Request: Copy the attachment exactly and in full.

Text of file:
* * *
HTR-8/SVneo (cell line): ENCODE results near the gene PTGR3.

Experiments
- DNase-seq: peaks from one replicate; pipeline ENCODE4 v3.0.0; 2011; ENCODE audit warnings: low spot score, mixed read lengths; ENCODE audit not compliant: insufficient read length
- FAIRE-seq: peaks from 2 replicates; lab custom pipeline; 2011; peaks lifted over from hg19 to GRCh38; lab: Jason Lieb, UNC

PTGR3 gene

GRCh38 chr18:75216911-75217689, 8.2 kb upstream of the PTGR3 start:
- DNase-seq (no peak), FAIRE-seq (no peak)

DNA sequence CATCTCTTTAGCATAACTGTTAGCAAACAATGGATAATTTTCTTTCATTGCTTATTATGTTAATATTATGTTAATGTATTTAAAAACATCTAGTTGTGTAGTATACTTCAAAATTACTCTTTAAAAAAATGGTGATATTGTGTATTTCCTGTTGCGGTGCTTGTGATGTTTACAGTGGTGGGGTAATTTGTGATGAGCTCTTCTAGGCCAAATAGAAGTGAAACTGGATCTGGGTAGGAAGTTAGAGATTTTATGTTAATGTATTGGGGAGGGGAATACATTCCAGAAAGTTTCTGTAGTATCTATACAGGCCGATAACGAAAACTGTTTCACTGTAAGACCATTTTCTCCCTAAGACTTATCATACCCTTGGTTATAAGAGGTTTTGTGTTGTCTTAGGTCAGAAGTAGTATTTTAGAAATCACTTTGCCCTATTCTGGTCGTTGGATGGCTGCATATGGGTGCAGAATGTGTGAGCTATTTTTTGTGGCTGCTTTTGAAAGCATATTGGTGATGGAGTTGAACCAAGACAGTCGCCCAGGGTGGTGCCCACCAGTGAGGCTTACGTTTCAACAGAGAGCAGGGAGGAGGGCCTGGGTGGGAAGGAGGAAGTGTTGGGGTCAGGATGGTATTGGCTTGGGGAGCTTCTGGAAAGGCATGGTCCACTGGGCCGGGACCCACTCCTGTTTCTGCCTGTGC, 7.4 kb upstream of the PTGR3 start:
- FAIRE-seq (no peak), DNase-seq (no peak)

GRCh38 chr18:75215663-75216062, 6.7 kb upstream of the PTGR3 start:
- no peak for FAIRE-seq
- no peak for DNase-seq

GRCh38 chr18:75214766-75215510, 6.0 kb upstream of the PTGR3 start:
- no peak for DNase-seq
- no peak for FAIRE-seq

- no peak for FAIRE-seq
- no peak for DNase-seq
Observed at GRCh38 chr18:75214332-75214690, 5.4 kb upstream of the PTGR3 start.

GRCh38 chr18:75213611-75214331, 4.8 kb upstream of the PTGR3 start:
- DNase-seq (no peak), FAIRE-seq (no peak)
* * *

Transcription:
HTR-8/SVneo (cell line): ENCODE results near the gene PTGR3.

Experiments
- DNase-seq: peaks from one replicate; pipeline ENCODE4 v3.0.0; 2011; ENCODE audit warnings: low spot score, mixed read lengths; ENCODE audit not compliant: insufficient read length
- FAIRE-seq: peaks from 2 replicates; lab custom pipeline; 2011; peaks lifted over from hg19 to GRCh38; lab: Jason Lieb, UNC

PTGR3 gene

GRCh38 chr18:75216911-75217689, 8.2 kb upstream of the PTGR3 start:
- DNase-seq (no peak), FAIRE-seq (no peak)

DNA sequence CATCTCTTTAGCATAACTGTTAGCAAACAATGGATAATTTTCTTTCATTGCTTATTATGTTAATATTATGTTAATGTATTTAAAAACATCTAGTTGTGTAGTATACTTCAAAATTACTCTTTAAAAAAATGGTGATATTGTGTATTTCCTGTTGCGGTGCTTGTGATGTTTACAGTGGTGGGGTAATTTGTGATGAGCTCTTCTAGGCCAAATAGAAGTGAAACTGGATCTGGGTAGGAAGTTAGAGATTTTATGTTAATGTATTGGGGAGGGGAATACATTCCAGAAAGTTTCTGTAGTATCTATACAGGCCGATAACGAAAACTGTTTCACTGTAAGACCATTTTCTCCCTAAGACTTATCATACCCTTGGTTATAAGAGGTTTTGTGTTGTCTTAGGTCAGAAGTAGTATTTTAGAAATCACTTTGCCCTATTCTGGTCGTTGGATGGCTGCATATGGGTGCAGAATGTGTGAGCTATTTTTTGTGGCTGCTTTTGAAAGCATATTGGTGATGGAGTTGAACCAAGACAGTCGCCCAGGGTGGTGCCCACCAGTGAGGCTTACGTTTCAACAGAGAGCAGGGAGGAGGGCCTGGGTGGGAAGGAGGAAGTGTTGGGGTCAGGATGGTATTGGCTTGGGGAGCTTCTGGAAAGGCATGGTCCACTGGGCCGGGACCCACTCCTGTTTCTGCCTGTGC, 7.4 kb upstream of the PTGR3 start:
- FAIRE-seq (no peak), DNase-seq (no peak)

GRCh38 chr18:75215663-75216062, 6.7 kb upstream of the PTGR3 start:
- no peak for FAIRE-seq
- no peak for DNase-seq

GRCh38 chr18:75214766-75215510, 6.0 kb upstream of the PTGR3 start:
- no peak for DNase-seq
- no peak for FAIRE-seq

- no peak for FAIRE-seq
- no peak for DNase-seq
Observed at GRCh38 chr18:75214332-75214690, 5.4 kb upstream of the PTGR3 start.

GRCh38 chr18:75213611-75214331, 4.8 kb upstream of the PTGR3 start:
- DNase-seq (no peak), FAIRE-seq (no peak)